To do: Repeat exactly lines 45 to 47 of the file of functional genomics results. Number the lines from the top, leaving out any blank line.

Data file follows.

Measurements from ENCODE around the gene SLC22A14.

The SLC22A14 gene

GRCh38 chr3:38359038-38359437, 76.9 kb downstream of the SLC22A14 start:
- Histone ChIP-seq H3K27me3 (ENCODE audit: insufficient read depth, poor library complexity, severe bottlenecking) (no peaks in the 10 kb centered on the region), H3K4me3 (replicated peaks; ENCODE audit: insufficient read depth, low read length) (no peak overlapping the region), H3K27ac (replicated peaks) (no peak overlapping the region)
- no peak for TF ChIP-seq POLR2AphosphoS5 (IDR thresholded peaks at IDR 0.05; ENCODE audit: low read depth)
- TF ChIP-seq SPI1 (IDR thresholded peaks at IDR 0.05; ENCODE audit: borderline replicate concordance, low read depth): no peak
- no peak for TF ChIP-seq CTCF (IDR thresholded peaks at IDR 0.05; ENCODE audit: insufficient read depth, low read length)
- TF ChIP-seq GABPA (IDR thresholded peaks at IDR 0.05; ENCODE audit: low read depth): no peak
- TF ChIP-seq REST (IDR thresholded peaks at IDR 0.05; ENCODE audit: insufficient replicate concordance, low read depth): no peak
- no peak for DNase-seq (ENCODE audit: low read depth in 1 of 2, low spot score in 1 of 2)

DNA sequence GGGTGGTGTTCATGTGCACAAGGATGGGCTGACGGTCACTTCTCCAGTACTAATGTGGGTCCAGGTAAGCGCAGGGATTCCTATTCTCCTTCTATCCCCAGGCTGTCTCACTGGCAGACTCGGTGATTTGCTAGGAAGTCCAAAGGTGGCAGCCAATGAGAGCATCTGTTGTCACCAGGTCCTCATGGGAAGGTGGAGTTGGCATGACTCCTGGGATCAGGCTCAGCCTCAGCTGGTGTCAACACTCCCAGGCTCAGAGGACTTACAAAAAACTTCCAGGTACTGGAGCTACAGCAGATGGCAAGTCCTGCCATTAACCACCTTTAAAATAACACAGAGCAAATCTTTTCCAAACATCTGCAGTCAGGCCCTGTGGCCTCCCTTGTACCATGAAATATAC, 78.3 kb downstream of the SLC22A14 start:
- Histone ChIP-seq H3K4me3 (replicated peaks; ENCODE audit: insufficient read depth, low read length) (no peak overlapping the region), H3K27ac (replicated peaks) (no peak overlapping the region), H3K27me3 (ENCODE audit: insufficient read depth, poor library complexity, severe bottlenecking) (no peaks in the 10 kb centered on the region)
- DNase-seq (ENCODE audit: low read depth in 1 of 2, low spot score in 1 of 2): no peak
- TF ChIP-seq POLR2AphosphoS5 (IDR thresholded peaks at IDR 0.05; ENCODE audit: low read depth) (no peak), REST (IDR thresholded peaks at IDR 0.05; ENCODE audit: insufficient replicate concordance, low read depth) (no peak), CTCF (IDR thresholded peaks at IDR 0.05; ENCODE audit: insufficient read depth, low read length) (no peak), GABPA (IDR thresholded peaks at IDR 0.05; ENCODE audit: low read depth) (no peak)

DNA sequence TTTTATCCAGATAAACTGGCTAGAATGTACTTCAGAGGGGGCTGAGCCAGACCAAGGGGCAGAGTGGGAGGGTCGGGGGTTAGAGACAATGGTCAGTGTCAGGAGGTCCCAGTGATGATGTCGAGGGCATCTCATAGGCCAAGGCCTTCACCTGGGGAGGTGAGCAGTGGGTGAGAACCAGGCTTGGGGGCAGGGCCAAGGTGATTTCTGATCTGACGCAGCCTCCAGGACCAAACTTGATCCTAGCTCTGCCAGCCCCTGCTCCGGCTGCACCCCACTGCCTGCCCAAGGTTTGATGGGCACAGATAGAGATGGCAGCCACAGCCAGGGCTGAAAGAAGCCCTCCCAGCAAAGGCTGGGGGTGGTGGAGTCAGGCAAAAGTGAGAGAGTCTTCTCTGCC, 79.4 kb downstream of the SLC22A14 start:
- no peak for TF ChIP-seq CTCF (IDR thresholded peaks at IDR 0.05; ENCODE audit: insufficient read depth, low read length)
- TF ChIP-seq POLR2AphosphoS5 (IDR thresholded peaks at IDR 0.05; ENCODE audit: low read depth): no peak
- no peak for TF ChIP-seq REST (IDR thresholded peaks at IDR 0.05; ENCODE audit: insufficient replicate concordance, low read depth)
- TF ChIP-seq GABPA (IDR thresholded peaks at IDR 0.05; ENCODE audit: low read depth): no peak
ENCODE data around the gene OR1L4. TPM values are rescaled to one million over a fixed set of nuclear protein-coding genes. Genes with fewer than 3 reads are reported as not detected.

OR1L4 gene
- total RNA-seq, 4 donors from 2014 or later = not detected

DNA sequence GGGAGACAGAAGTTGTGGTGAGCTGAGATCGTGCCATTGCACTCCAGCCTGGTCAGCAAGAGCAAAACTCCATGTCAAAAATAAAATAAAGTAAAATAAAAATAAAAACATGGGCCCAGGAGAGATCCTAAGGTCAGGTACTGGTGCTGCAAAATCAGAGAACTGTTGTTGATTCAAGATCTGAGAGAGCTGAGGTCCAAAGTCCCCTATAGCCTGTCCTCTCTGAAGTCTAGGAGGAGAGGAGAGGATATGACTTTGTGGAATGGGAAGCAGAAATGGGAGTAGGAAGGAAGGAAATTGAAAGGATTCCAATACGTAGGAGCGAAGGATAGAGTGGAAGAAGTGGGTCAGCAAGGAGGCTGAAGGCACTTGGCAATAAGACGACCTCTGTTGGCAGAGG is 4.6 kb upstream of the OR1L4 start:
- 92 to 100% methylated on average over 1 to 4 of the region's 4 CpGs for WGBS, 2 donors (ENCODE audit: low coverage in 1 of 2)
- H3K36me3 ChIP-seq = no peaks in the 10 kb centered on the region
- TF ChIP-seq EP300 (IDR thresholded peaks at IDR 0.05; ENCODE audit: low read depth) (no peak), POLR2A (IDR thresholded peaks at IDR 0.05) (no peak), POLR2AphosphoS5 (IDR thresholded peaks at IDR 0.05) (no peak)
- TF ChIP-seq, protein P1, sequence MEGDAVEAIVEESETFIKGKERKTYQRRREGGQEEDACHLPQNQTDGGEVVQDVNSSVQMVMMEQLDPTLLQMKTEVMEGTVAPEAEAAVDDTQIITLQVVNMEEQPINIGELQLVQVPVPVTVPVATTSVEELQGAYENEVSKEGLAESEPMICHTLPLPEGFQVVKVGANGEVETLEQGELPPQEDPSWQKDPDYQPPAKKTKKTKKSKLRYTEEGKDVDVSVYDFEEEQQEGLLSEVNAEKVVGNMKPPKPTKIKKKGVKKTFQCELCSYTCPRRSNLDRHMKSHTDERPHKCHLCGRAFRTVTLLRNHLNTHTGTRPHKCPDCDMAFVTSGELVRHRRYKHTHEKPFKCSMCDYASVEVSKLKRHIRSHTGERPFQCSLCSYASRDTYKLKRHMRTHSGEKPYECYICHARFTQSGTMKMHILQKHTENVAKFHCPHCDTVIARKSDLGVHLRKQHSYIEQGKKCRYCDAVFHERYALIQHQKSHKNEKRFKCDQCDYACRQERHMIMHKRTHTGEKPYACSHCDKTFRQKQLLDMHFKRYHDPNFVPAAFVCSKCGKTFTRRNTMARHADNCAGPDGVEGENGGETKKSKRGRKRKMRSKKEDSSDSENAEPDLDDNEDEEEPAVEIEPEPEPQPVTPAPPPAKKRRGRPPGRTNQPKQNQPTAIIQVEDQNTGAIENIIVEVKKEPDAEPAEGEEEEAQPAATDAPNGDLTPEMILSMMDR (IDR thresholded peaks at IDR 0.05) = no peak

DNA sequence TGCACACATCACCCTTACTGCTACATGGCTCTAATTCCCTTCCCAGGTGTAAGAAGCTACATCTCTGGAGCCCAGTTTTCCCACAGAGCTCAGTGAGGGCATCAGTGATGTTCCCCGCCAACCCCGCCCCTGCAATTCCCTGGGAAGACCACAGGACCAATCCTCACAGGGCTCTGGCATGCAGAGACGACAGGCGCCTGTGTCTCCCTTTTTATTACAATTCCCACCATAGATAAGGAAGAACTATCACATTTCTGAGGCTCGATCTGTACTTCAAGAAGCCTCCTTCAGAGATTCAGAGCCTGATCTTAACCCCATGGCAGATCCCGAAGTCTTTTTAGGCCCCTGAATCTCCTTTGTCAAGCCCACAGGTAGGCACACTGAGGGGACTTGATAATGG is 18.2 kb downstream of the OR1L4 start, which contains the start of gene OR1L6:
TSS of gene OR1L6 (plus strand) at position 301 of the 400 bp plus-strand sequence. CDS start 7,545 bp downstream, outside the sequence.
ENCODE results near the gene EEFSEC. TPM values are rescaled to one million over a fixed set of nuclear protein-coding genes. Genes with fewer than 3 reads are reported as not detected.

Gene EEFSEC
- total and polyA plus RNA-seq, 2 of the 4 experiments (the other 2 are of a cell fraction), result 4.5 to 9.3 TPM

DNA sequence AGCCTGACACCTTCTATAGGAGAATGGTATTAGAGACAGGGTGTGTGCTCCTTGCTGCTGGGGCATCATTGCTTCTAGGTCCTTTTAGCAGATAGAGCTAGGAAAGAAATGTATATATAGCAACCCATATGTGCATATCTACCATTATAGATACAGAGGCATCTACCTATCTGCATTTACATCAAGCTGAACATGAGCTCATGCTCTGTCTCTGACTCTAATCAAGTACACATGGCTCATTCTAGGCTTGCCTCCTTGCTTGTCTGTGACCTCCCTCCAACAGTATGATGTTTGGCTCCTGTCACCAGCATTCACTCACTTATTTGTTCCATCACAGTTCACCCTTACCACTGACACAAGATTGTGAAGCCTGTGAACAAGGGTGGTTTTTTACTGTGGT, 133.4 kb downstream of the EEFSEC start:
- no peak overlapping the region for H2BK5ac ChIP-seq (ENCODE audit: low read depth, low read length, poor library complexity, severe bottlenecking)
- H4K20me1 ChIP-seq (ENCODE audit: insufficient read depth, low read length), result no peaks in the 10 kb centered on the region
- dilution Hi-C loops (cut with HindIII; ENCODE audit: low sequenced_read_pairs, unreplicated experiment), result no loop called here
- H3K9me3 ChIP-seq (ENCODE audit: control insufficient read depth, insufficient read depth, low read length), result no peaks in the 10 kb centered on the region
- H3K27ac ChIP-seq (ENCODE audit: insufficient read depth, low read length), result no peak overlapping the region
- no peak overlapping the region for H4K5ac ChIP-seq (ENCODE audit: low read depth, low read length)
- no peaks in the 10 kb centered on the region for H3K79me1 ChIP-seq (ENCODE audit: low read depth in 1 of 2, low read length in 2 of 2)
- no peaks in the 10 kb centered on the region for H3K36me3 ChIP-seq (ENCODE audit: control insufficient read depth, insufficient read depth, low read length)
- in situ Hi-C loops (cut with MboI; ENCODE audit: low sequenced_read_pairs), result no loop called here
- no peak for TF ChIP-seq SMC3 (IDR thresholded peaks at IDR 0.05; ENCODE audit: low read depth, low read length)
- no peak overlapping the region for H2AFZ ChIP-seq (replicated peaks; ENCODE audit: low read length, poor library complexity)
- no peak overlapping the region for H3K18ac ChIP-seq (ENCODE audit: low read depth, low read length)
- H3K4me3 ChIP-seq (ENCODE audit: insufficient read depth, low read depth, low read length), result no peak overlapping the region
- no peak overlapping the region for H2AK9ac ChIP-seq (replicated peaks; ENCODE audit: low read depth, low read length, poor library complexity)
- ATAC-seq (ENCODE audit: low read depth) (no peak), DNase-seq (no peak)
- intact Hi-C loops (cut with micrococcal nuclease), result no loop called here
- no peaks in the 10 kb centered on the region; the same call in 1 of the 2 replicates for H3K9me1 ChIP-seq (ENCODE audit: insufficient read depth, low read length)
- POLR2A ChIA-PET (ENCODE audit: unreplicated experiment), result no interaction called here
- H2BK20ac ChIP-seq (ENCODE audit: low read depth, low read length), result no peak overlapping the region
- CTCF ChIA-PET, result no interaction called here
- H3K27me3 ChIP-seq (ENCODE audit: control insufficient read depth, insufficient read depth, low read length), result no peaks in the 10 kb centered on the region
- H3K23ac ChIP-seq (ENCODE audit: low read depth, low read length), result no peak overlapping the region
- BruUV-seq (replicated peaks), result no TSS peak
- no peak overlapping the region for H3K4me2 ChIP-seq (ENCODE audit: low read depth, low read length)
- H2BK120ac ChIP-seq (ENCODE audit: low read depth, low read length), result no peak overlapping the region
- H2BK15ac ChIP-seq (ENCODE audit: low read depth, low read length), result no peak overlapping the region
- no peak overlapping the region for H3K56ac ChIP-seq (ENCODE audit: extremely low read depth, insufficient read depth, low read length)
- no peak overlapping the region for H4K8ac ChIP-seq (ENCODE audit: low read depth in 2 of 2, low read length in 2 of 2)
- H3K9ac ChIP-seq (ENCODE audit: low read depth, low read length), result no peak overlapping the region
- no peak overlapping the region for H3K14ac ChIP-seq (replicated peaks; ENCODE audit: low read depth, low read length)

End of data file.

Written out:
- no peak overlapping the region for H3K18ac ChIP-seq (ENCODE audit: low read depth, low read length)
- H3K4me3 ChIP-seq (ENCODE audit: insufficient read depth, low read depth, low read length), result no peak overlapping the region
- no peak overlapping the region for H2AK9ac ChIP-seq (replicated peaks; ENCODE audit: low read depth, low read length, poor library complexity)